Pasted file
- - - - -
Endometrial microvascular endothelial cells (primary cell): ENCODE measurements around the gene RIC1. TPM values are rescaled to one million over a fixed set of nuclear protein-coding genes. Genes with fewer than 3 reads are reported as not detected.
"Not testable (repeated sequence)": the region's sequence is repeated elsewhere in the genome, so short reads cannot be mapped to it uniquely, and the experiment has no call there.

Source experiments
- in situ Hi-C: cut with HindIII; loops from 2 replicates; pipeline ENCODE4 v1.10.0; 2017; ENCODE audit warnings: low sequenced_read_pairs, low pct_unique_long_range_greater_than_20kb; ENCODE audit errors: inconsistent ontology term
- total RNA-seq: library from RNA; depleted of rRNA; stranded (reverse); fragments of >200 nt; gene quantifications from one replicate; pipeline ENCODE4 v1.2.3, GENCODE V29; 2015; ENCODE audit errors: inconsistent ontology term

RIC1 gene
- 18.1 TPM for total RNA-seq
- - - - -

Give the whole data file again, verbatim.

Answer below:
Endometrial microvascular endothelial cells (primary cell): ENCODE measurements around the gene RIC1. TPM values are rescaled to one million over a fixed set of nuclear protein-coding genes. Genes with fewer than 3 reads are reported as not detected.
"Not testable (repeated sequence)": the region's sequence is repeated elsewhere in the genome, so short reads cannot be mapped to it uniquely, and the experiment has no call there.

Source experiments
- in situ Hi-C: cut with HindIII; loops from 2 replicates; pipeline ENCODE4 v1.10.0; 2017; ENCODE audit warnings: low sequenced_read_pairs, low pct_unique_long_range_greater_than_20kb; ENCODE audit errors: inconsistent ontology term
- total RNA-seq: library from RNA; depleted of rRNA; stranded (reverse); fragments of >200 nt; gene quantifications from one replicate; pipeline ENCODE4 v1.2.3, GENCODE V29; 2015; ENCODE audit errors: inconsistent ontology term

RIC1 gene
- 18.1 TPM for total RNA-seq